Increased tonic cannabinoid CB1R activity and brain region-specific desensitization of CB1R Gi/o signaling axis in mice with global genetic knockout of monoacylglycerol lipase
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CitationNavia-Paldanius, Dina. Aaltonen, Niina. Lehtonen, Marko. Savinainen, Juha R.. Taschler, Ulrike. Radner, Franz P.W.. Zimmermann, Robert. Laitinen, Jarmo T.. (2015). Increased tonic cannabinoid CB1R activity and brain region-specific desensitization of CB1R Gi/o signaling axis in mice with global genetic knockout of monoacylglycerol lipase. European Journal of Pharmaceutical Sciences 77;, 10.1016/j.ejps.2015.06.005.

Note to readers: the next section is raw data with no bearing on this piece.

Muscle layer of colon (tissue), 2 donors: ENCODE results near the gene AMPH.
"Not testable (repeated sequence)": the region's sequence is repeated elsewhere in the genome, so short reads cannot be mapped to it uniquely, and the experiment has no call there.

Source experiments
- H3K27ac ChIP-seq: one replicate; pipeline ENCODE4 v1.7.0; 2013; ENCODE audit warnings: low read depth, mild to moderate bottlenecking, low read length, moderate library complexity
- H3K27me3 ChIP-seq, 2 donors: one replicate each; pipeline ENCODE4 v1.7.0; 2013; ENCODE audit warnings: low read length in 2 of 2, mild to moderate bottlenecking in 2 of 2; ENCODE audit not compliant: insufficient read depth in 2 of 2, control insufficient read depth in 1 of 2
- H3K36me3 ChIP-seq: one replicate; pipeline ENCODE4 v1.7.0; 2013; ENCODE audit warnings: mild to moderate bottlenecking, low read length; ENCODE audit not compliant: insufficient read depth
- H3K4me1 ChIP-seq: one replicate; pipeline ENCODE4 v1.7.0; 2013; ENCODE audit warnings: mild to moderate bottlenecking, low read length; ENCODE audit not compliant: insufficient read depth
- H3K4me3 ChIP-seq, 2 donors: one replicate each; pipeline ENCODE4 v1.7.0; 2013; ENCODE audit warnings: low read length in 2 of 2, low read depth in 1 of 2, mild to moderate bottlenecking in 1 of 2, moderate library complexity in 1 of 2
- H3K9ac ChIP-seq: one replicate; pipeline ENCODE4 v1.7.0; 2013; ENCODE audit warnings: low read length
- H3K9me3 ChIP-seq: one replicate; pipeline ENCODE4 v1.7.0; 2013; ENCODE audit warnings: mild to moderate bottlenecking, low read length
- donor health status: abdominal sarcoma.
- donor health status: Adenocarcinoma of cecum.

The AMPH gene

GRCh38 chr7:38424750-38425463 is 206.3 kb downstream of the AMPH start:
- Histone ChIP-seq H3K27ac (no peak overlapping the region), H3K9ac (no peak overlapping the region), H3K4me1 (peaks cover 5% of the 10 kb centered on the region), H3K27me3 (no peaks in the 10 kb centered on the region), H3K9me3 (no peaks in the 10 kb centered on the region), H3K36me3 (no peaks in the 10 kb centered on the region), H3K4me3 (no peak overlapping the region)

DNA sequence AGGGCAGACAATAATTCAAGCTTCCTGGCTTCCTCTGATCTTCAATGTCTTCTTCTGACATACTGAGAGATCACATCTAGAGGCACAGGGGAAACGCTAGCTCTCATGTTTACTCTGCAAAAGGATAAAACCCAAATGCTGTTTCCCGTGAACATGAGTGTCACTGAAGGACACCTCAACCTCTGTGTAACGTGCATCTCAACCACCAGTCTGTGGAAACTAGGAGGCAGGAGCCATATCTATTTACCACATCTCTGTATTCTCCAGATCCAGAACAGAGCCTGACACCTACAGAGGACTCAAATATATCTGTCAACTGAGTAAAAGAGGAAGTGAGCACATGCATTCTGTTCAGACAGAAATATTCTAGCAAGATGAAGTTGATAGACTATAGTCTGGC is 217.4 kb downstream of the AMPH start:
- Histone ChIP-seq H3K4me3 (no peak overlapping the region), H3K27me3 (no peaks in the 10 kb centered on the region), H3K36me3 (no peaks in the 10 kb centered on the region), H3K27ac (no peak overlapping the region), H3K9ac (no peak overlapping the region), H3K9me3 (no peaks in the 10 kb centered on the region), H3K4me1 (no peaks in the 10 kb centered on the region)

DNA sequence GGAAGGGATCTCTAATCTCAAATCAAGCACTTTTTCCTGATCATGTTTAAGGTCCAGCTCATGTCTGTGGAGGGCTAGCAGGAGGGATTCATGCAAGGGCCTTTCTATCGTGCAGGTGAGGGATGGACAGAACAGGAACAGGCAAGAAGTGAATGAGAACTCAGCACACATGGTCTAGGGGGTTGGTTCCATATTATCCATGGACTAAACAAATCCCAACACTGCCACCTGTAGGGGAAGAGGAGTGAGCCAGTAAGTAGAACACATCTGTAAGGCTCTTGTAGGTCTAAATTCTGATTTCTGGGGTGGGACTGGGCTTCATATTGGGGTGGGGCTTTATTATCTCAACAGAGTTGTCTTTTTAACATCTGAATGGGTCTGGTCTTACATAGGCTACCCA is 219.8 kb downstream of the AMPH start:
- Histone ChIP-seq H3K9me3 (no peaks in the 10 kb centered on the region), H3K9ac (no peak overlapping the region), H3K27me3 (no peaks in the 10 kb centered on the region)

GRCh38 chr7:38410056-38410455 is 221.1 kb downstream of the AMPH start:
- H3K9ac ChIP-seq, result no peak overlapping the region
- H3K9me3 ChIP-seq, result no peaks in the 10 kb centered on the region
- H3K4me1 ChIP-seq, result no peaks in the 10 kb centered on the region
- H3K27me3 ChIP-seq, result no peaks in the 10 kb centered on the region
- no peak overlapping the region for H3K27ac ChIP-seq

In mammalian brain, monoacylglycerol lipase (MAGL) is the primary enzyme responsible for terminating signaling function of the endocannabinoid 2-arachidonoylglycerol (2-AG). Previous in vivo studies with mice indicate that both genetic and chronic pharmacological inactivation of MAGL result in 8–30-fold increase of 2-AG concentration in the brain, causing desensitization and downregulation of cannabinoid CB1 receptor (CB1R) activity, leading to functional and behavioral tolerance. However, direct evidence for reduced CB1R activity in the brain is lacking. In this study, we used functional autoradiography to assess basal and agonist-stimulated CB1R-dependent Gi/o protein activity in multiple brain regions of MAGL-KO mice in comparison to their wild-type (WT) littermates. In addition, the role of endogenous cannabinoids in basal CB1R signaling was assessed after comprehensive pharmacological blockade of 2-AG hydrolysis by determining the contents of endocannabinoids (eCBs) in WT and MAGL-KO brain tissues by LC/MS/MS technology. To show whether lack of MAGL cause compensatory alterations in the serine hydrolase activity, we compared serine hydrolase pattern of WT and MAGL-KO using activity-based protein profiling. Consistent with studies using chronic pharmacological MAGL inactivation in vivo, we observed a statistically significant decrease of CB1R-Gi/o signaling in most of the studied brain regions. In MAGL-KO brain sections, elevated 2-AG levels were mirrored to heightened basal CB1R-dependent Gi/o-activity, as well as, dampened agonist-evoked responses in several brain regions. The non-selective serine hydrolase inhibitor methylarachidonoylfluorophosphonate (MAFP) was able to significantly elevate 2-AG levels in brain sections of MAGL-KO mice, indicating that additional serine hydrolases possess 2-AG hydrolytic activity in MAGL-KO brain sections.